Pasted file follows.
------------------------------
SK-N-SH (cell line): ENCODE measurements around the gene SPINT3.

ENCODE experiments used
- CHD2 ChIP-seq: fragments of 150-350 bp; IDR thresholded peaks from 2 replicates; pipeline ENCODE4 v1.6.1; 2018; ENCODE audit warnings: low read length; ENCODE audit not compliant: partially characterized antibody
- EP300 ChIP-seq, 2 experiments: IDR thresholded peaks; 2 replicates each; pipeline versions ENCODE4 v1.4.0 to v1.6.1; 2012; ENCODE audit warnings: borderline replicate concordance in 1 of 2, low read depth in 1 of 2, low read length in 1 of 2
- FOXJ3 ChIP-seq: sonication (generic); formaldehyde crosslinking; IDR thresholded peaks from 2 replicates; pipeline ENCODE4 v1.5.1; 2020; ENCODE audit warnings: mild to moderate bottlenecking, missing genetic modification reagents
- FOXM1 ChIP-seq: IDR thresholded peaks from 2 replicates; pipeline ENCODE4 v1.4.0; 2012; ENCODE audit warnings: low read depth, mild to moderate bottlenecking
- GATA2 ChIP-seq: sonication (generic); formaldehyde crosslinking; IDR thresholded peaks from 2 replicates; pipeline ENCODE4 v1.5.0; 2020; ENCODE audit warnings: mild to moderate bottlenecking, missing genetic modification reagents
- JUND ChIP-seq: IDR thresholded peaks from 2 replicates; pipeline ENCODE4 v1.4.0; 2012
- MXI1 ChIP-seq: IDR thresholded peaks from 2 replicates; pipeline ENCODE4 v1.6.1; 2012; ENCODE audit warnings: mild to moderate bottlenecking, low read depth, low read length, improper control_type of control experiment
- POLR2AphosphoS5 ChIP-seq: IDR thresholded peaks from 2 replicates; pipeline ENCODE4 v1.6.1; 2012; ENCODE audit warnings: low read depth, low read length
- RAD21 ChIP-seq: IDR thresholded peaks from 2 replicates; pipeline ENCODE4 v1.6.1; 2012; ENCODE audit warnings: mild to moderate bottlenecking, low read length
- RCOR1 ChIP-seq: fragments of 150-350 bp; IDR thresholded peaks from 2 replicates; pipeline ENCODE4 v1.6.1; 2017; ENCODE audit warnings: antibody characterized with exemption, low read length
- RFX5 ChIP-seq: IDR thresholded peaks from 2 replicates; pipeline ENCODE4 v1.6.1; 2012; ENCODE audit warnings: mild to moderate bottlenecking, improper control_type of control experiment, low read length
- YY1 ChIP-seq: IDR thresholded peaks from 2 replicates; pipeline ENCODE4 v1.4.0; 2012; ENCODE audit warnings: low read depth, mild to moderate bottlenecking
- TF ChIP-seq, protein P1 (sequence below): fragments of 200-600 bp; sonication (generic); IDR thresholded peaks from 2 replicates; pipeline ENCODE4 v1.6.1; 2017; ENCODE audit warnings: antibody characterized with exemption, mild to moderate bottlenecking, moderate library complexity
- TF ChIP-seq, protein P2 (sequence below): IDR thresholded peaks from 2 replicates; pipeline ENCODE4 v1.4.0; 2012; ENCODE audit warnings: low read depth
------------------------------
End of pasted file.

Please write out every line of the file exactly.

SK-N-SH (cell line): ENCODE measurements around the gene SPINT3.

ENCODE experiments used
- CHD2 ChIP-seq: fragments of 150-350 bp; IDR thresholded peaks from 2 replicates; pipeline ENCODE4 v1.6.1; 2018; ENCODE audit warnings: low read length; ENCODE audit not compliant: partially characterized antibody
- EP300 ChIP-seq, 2 experiments: IDR thresholded peaks; 2 replicates each; pipeline versions ENCODE4 v1.4.0 to v1.6.1; 2012; ENCODE audit warnings: borderline replicate concordance in 1 of 2, low read depth in 1 of 2, low read length in 1 of 2
- FOXJ3 ChIP-seq: sonication (generic); formaldehyde crosslinking; IDR thresholded peaks from 2 replicates; pipeline ENCODE4 v1.5.1; 2020; ENCODE audit warnings: mild to moderate bottlenecking, missing genetic modification reagents
- FOXM1 ChIP-seq: IDR thresholded peaks from 2 replicates; pipeline ENCODE4 v1.4.0; 2012; ENCODE audit warnings: low read depth, mild to moderate bottlenecking
- GATA2 ChIP-seq: sonication (generic); formaldehyde crosslinking; IDR thresholded peaks from 2 replicates; pipeline ENCODE4 v1.5.0; 2020; ENCODE audit warnings: mild to moderate bottlenecking, missing genetic modification reagents
- JUND ChIP-seq: IDR thresholded peaks from 2 replicates; pipeline ENCODE4 v1.4.0; 2012
- MXI1 ChIP-seq: IDR thresholded peaks from 2 replicates; pipeline ENCODE4 v1.6.1; 2012; ENCODE audit warnings: mild to moderate bottlenecking, low read depth, low read length, improper control_type of control experiment
- POLR2AphosphoS5 ChIP-seq: IDR thresholded peaks from 2 replicates; pipeline ENCODE4 v1.6.1; 2012; ENCODE audit warnings: low read depth, low read length
- RAD21 ChIP-seq: IDR thresholded peaks from 2 replicates; pipeline ENCODE4 v1.6.1; 2012; ENCODE audit warnings: mild to moderate bottlenecking, low read length
- RCOR1 ChIP-seq: fragments of 150-350 bp; IDR thresholded peaks from 2 replicates; pipeline ENCODE4 v1.6.1; 2017; ENCODE audit warnings: antibody characterized with exemption, low read length
- RFX5 ChIP-seq: IDR thresholded peaks from 2 replicates; pipeline ENCODE4 v1.6.1; 2012; ENCODE audit warnings: mild to moderate bottlenecking, improper control_type of control experiment, low read length
- YY1 ChIP-seq: IDR thresholded peaks from 2 replicates; pipeline ENCODE4 v1.4.0; 2012; ENCODE audit warnings: low read depth, mild to moderate bottlenecking
- TF ChIP-seq, protein P1 (sequence below): fragments of 200-600 bp; sonication (generic); IDR thresholded peaks from 2 replicates; pipeline ENCODE4 v1.6.1; 2017; ENCODE audit warnings: antibody characterized with exemption, mild to moderate bottlenecking, moderate library complexity
- TF ChIP-seq, protein P2 (sequence below): IDR thresholded peaks from 2 replicates; pipeline ENCODE4 v1.4.0; 2012; ENCODE audit warnings: low read depth